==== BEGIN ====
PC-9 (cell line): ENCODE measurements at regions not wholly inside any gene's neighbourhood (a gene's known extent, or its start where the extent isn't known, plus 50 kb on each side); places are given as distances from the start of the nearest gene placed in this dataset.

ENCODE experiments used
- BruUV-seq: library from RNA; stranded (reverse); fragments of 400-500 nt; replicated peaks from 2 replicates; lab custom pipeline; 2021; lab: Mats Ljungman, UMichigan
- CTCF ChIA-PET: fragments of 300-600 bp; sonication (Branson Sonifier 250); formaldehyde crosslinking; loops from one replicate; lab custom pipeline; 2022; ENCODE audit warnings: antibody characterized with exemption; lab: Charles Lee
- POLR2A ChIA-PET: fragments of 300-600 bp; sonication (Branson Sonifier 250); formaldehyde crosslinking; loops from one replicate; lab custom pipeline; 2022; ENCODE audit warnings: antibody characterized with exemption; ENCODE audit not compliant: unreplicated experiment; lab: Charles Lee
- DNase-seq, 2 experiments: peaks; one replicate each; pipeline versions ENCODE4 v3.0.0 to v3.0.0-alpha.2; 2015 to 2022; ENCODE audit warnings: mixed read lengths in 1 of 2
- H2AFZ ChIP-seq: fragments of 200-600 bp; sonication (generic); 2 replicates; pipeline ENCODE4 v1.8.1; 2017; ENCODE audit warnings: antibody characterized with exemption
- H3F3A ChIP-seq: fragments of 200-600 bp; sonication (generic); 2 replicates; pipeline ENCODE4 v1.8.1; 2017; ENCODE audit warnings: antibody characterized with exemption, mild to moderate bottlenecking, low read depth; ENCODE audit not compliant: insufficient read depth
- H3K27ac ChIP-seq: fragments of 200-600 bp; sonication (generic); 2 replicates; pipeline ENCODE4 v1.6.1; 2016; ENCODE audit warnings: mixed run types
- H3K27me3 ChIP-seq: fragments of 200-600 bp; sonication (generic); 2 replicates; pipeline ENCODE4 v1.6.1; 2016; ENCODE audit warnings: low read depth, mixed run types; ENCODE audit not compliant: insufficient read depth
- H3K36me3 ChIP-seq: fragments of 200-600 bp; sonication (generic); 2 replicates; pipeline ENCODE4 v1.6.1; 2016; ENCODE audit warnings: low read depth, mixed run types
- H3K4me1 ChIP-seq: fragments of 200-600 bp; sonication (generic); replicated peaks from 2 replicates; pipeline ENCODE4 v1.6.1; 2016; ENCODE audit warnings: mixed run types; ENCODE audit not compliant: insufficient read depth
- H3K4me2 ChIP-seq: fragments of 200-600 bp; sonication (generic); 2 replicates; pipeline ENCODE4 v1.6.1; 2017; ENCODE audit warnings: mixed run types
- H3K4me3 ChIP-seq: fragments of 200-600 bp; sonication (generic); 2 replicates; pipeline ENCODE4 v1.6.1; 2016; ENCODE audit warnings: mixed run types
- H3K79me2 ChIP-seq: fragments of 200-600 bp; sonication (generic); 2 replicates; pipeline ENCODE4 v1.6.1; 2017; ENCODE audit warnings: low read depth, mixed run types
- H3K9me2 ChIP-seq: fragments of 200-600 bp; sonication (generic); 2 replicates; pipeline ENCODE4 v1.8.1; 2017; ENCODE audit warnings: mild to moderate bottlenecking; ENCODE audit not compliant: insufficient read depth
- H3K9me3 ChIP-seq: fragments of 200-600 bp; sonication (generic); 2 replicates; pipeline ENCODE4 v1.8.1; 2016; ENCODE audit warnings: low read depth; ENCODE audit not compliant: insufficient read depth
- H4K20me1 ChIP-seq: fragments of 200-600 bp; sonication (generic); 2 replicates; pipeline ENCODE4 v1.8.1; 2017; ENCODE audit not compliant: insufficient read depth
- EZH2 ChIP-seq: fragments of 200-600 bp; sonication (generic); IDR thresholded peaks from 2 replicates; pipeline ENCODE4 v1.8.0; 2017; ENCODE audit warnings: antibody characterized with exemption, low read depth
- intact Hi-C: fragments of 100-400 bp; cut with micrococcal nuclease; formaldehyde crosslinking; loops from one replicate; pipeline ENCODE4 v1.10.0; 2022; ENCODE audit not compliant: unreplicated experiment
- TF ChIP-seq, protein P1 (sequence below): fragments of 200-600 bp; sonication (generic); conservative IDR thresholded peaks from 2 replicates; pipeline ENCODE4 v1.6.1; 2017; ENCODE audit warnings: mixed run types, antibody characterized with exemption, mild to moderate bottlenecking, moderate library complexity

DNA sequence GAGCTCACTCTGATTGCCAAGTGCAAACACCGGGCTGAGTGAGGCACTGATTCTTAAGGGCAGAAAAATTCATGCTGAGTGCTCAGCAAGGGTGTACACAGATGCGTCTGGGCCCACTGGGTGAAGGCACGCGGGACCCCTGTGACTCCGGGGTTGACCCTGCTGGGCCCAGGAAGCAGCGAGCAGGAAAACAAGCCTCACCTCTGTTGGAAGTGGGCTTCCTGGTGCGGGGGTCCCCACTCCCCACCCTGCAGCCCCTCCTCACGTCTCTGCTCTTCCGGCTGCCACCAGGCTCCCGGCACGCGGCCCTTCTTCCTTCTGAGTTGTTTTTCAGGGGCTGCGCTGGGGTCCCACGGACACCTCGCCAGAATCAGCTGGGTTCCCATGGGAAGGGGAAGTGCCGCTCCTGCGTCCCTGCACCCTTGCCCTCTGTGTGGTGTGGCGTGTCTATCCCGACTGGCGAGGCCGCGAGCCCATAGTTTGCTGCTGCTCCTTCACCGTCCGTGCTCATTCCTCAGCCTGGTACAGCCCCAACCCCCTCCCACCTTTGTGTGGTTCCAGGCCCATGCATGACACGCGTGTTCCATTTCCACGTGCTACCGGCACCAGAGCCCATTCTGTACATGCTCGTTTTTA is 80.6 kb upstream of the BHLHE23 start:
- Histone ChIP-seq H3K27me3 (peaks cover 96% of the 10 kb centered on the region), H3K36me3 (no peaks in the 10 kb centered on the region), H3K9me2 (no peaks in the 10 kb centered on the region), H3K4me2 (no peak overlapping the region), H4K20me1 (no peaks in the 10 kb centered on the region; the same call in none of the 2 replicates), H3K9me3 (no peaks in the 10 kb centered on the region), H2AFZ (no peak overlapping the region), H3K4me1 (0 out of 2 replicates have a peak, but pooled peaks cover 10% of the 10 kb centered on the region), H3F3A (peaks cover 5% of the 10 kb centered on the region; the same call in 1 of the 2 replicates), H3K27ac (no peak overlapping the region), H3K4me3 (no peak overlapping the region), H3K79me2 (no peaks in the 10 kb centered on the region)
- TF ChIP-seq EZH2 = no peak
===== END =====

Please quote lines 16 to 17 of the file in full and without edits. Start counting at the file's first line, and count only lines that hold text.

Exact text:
- H3K9me2 ChIP-seq: fragments of 200-600 bp; sonication (generic); 2 replicates; pipeline ENCODE4 v1.8.1; 2017; ENCODE audit warnings: mild to moderate bottlenecking; ENCODE audit not compliant: insufficient read depth
- H3K9me3 ChIP-seq: fragments of 200-600 bp; sonication (generic); 2 replicates; pipeline ENCODE4 v1.8.1; 2016; ENCODE audit warnings: low read depth; ENCODE audit not compliant: insufficient read depth